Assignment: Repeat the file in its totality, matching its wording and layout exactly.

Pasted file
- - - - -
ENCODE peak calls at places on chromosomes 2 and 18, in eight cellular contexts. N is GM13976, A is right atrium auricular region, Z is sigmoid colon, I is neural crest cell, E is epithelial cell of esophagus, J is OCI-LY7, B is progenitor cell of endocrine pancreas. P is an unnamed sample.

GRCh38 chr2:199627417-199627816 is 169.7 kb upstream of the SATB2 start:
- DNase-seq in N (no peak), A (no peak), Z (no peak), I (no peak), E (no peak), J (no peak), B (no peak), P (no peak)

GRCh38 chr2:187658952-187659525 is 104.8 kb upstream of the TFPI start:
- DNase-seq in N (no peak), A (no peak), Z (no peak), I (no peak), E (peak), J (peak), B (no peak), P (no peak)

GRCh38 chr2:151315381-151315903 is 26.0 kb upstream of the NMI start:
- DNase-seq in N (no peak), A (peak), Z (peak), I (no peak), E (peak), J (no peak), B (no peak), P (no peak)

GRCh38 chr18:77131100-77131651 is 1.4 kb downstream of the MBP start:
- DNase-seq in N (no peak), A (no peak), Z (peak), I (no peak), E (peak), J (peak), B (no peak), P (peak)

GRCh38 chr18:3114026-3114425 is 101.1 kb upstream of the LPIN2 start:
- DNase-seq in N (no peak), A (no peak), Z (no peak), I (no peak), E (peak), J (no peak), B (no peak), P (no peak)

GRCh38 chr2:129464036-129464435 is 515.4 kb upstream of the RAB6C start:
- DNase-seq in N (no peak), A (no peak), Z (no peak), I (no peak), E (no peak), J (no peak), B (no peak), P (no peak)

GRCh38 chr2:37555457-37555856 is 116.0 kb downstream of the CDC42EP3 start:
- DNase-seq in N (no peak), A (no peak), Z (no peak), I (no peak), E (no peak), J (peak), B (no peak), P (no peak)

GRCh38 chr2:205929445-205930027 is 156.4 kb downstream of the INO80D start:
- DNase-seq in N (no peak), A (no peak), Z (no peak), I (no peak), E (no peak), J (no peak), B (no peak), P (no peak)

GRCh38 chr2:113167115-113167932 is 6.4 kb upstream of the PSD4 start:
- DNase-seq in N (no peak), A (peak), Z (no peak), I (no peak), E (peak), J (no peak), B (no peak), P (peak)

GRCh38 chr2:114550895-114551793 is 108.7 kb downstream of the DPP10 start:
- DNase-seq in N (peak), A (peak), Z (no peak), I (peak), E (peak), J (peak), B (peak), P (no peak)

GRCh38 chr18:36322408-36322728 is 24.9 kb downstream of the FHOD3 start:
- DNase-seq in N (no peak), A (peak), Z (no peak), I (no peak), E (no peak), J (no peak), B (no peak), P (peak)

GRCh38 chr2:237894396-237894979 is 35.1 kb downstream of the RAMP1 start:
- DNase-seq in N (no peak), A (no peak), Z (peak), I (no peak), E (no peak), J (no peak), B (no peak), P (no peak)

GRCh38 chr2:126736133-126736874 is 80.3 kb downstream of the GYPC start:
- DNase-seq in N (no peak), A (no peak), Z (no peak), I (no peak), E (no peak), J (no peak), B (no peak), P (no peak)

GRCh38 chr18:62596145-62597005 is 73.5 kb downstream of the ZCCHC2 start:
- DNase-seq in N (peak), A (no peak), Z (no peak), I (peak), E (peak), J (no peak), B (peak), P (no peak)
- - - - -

ENCODE peak calls at places on chromosomes 2 and 18, in eight cellular contexts. N is GM13976, A is right atrium auricular region, Z is sigmoid colon, I is neural crest cell, E is epithelial cell of esophagus, J is OCI-LY7, B is progenitor cell of endocrine pancreas. P is an unnamed sample.

GRCh38 chr2:199627417-199627816 is 169.7 kb upstream of the SATB2 start:
- DNase-seq in N (no peak), A (no peak), Z (no peak), I (no peak), E (no peak), J (no peak), B (no peak), P (no peak)

GRCh38 chr2:187658952-187659525 is 104.8 kb upstream of the TFPI start:
- DNase-seq in N (no peak), A (no peak), Z (no peak), I (no peak), E (peak), J (peak), B (no peak), P (no peak)

GRCh38 chr2:151315381-151315903 is 26.0 kb upstream of the NMI start:
- DNase-seq in N (no peak), A (peak), Z (peak), I (no peak), E (peak), J (no peak), B (no peak), P (no peak)

GRCh38 chr18:77131100-77131651 is 1.4 kb downstream of the MBP start:
- DNase-seq in N (no peak), A (no peak), Z (peak), I (no peak), E (peak), J (peak), B (no peak), P (peak)

GRCh38 chr18:3114026-3114425 is 101.1 kb upstream of the LPIN2 start:
- DNase-seq in N (no peak), A (no peak), Z (no peak), I (no peak), E (peak), J (no peak), B (no peak), P (no peak)

GRCh38 chr2:129464036-129464435 is 515.4 kb upstream of the RAB6C start:
- DNase-seq in N (no peak), A (no peak), Z (no peak), I (no peak), E (no peak), J (no peak), B (no peak), P (no peak)

GRCh38 chr2:37555457-37555856 is 116.0 kb downstream of the CDC42EP3 start:
- DNase-seq in N (no peak), A (no peak), Z (no peak), I (no peak), E (no peak), J (peak), B (no peak), P (no peak)

GRCh38 chr2:205929445-205930027 is 156.4 kb downstream of the INO80D start:
- DNase-seq in N (no peak), A (no peak), Z (no peak), I (no peak), E (no peak), J (no peak), B (no peak), P (no peak)

GRCh38 chr2:113167115-113167932 is 6.4 kb upstream of the PSD4 start:
- DNase-seq in N (no peak), A (peak), Z (no peak), I (no peak), E (peak), J (no peak), B (no peak), P (peak)

GRCh38 chr2:114550895-114551793 is 108.7 kb downstream of the DPP10 start:
- DNase-seq in N (peak), A (peak), Z (no peak), I (peak), E (peak), J (peak), B (peak), P (no peak)

GRCh38 chr18:36322408-36322728 is 24.9 kb downstream of the FHOD3 start:
- DNase-seq in N (no peak), A (peak), Z (no peak), I (no peak), E (no peak), J (no peak), B (no peak), P (peak)

GRCh38 chr2:237894396-237894979 is 35.1 kb downstream of the RAMP1 start:
- DNase-seq in N (no peak), A (no peak), Z (peak), I (no peak), E (no peak), J (no peak), B (no peak), P (no peak)

GRCh38 chr2:126736133-126736874 is 80.3 kb downstream of the GYPC start:
- DNase-seq in N (no peak), A (no peak), Z (no peak), I (no peak), E (no peak), J (no peak), B (no peak), P (no peak)

GRCh38 chr18:62596145-62597005 is 73.5 kb downstream of the ZCCHC2 start:
- DNase-seq in N (peak), A (no peak), Z (no peak), I (peak), E (peak), J (no peak), B (peak), P (no peak)